The Obligation to Answer Amen

Q. If one hears someone saying a bracha, is there an obligation to answer Amen or is it only praiseworthy to do so?


A. The Beis Yosef (OC 215) writes that this is a matter of dispute between the Rambam and the Tur. The Rambam (Hilchos Berachos 1:13) writes that if one hears a Jew recite a bracha, even if he did not hear the entire bracha and even if he himself was not obligated in this bracha, nevertheless, he is obligated to answer Amen. However, the Beis Yosef understands the Tur (OC 215) to be saying that answering Amen to a bracha is not obligatory. The Bach and others interpret the words of the Tur differently, and they believe the Tur agrees with the Rambam. Regardless, the Shulchan Aruch (215:2) rules in accordance with the Rambam that if one hears a bracha, there is an obligation to answer Amen.

The Mishna Berura (215:8) writes that the obligation to respond Amen to a bracha is based on the Biblical verse, When I call the name of Hashem, bestow greatness to our G-d (Devarim 32:3).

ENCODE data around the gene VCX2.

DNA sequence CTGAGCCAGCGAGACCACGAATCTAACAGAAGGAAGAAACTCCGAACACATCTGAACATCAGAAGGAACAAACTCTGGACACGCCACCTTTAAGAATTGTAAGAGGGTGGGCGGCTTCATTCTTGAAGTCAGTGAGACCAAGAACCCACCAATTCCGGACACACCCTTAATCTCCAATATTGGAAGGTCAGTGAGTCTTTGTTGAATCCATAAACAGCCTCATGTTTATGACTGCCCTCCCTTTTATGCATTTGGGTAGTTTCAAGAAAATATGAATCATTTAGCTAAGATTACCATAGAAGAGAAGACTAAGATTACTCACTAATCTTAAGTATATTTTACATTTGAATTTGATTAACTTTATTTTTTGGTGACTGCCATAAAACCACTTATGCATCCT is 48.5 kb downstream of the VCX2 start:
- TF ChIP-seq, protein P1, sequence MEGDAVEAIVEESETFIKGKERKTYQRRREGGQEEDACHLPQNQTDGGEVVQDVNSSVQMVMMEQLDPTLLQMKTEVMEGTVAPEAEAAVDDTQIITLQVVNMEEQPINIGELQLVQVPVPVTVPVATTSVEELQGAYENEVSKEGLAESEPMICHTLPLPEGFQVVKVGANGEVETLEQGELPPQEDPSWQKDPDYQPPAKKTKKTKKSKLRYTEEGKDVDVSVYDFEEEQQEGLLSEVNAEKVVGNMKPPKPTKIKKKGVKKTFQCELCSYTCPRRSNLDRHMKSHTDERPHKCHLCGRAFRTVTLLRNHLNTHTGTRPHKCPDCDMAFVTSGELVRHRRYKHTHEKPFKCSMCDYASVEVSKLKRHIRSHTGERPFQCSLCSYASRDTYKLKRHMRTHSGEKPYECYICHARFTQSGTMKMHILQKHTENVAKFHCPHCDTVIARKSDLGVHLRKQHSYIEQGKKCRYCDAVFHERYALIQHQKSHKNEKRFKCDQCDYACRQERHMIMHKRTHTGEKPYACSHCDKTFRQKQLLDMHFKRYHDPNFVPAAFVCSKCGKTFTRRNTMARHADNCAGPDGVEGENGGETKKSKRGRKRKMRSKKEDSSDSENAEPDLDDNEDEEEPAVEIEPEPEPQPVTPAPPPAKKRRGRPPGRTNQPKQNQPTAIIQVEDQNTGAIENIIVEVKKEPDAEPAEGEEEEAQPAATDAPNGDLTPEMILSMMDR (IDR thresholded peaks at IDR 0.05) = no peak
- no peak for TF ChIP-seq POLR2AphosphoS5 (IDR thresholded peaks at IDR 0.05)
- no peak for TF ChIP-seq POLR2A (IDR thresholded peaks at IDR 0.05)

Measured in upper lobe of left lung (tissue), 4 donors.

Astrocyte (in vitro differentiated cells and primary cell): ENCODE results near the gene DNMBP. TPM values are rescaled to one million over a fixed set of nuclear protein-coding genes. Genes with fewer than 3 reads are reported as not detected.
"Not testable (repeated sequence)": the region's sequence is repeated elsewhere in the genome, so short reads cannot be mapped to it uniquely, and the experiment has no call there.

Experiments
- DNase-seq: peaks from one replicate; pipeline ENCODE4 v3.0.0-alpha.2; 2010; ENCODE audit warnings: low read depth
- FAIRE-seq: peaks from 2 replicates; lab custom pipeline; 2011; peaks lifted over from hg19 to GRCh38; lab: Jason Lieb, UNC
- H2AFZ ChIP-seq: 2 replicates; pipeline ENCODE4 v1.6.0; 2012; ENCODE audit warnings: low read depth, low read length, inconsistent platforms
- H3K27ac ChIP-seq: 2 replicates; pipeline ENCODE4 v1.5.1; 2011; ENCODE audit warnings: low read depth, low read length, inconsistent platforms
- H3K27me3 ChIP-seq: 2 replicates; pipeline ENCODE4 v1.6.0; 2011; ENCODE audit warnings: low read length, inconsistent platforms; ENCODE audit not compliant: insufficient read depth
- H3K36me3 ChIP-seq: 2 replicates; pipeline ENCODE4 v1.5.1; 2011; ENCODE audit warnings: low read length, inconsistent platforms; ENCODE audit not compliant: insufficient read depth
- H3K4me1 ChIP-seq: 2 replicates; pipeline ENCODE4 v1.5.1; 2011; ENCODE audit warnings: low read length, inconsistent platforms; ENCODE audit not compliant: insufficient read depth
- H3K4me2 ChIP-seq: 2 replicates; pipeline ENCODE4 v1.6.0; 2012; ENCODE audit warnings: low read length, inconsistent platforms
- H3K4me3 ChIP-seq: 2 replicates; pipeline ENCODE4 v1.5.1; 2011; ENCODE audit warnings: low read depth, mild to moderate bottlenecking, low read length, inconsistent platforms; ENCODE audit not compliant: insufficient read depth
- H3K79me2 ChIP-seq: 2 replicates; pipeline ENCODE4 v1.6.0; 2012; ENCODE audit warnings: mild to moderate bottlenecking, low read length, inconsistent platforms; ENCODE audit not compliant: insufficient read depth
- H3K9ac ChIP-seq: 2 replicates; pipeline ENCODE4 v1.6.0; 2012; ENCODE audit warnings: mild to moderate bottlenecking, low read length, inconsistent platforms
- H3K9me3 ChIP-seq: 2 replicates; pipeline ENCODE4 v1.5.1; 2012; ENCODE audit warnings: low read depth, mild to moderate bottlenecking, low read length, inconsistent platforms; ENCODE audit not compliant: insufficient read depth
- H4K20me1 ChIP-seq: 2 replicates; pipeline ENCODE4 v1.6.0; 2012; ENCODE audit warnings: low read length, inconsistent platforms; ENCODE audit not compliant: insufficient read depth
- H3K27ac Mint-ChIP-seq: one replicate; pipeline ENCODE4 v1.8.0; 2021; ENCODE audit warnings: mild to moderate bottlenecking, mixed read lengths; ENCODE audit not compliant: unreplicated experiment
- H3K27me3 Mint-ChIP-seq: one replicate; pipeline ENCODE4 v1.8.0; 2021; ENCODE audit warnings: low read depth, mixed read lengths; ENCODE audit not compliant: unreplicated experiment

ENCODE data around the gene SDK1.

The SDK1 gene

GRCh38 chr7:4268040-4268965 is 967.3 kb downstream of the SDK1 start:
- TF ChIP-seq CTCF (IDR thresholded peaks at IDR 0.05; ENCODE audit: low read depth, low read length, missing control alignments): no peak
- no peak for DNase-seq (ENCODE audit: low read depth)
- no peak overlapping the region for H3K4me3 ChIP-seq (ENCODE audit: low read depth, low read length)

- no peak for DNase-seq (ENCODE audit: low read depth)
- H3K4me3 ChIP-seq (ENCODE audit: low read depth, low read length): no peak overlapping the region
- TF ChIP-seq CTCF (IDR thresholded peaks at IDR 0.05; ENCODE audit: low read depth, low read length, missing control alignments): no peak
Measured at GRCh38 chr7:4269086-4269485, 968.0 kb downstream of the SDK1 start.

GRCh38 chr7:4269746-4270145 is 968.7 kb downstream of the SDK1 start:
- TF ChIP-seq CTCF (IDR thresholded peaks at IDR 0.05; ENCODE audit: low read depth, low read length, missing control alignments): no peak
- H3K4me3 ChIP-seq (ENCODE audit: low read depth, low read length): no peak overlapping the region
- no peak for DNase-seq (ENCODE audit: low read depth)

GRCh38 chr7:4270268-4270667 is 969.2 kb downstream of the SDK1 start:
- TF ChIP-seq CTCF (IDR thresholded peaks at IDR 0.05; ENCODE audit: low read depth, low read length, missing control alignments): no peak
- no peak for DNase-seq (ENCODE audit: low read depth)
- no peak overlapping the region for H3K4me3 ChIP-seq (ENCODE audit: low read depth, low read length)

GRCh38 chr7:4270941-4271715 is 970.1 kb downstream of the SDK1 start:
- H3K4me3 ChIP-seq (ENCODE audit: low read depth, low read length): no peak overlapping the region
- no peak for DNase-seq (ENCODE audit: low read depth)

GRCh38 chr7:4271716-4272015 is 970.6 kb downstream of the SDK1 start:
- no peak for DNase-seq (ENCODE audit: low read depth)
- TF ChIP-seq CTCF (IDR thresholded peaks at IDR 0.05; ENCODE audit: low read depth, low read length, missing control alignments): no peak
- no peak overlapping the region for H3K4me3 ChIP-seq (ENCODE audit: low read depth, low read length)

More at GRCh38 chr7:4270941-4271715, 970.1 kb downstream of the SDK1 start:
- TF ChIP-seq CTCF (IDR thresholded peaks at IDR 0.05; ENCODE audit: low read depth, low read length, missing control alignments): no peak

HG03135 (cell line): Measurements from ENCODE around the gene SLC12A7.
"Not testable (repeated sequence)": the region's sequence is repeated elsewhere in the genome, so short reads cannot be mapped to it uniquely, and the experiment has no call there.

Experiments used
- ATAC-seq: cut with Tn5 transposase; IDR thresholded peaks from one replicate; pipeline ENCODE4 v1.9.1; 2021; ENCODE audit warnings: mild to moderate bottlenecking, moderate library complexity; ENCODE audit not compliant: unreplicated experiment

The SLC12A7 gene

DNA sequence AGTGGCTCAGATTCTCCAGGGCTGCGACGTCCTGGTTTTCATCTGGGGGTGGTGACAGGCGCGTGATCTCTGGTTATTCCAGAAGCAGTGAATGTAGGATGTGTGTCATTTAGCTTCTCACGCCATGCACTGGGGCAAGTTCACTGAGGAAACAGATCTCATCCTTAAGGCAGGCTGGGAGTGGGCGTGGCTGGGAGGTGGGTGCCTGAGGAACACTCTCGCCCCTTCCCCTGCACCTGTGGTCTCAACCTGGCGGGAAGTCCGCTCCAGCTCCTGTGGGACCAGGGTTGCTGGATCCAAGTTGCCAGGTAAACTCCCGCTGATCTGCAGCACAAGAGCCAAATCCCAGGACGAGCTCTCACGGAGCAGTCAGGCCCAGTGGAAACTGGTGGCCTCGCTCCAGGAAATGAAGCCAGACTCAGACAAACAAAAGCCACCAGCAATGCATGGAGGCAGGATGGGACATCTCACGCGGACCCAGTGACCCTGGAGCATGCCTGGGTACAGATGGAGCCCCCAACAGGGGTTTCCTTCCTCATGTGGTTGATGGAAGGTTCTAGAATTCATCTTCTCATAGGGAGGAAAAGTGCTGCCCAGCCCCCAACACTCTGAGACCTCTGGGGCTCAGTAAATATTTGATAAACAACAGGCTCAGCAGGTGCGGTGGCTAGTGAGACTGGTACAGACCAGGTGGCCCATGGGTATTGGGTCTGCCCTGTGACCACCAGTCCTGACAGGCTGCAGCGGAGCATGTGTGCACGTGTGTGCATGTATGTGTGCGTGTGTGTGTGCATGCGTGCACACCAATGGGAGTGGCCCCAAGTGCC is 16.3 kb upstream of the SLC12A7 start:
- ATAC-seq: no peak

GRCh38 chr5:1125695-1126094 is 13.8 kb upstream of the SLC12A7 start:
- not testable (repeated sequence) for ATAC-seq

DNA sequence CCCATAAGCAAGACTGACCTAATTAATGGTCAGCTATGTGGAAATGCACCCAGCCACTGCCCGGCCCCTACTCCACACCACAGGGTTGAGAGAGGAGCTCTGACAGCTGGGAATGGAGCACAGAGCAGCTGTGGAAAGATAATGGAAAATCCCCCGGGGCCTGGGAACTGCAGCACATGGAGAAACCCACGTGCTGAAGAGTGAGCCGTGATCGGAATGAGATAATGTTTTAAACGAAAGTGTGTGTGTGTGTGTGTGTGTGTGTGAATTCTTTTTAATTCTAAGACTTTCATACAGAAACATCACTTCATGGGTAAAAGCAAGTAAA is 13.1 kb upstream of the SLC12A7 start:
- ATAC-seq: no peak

Poskim write that one must be very careful to answer Amen to brachos. The Chayei Adam (6:1) and the Aishel Avrohom (OC 215) citing the Zohar Chadash (Rus) write that there is a severe punishment for those who do not answer Amen. On the other hand, Reb Yossi says that answering Amen is greater than reciting the bracha (Berachos 53b), and the Talmud relates that the gates of Gan Eden are opened for those who answer Amen with all their strength (Shabbos 119b).


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